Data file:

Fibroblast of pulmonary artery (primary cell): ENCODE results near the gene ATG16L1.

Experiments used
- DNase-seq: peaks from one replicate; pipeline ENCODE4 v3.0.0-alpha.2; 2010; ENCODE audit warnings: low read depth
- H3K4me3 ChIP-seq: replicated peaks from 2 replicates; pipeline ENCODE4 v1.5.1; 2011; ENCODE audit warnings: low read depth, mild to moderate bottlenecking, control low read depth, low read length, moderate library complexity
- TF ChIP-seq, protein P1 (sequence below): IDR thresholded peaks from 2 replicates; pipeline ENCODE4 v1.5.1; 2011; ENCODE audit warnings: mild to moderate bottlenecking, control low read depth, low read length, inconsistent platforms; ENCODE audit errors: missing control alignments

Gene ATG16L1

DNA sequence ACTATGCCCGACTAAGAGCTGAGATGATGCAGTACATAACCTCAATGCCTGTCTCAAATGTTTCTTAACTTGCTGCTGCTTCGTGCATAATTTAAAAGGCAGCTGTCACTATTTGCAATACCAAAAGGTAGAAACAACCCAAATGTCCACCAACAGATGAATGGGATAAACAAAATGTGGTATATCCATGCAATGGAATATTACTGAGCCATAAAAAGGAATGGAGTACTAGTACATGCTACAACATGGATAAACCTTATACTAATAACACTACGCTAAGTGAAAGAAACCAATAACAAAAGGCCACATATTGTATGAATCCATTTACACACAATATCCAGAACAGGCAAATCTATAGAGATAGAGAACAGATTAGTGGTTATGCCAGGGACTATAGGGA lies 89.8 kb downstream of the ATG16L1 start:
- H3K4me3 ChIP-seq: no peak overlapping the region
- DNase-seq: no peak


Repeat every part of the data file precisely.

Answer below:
Fibroblast of pulmonary artery (primary cell): ENCODE results near the gene ATG16L1.

Experiments used
- DNase-seq: peaks from one replicate; pipeline ENCODE4 v3.0.0-alpha.2; 2010; ENCODE audit warnings: low read depth
- H3K4me3 ChIP-seq: replicated peaks from 2 replicates; pipeline ENCODE4 v1.5.1; 2011; ENCODE audit warnings: low read depth, mild to moderate bottlenecking, control low read depth, low read length, moderate library complexity
- TF ChIP-seq, protein P1 (sequence below): IDR thresholded peaks from 2 replicates; pipeline ENCODE4 v1.5.1; 2011; ENCODE audit warnings: mild to moderate bottlenecking, control low read depth, low read length, inconsistent platforms; ENCODE audit errors: missing control alignments

Gene ATG16L1

DNA sequence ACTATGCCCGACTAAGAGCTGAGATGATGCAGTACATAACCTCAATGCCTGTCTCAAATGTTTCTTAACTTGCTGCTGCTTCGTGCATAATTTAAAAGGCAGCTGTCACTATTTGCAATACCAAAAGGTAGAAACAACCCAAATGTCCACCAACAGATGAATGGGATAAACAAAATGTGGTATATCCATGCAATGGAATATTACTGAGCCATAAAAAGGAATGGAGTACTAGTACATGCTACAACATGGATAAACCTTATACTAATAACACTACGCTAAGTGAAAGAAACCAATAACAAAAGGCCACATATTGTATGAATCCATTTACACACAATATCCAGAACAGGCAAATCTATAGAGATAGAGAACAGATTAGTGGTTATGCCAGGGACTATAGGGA lies 89.8 kb downstream of the ATG16L1 start:
- H3K4me3 ChIP-seq: no peak overlapping the region
- DNase-seq: no peak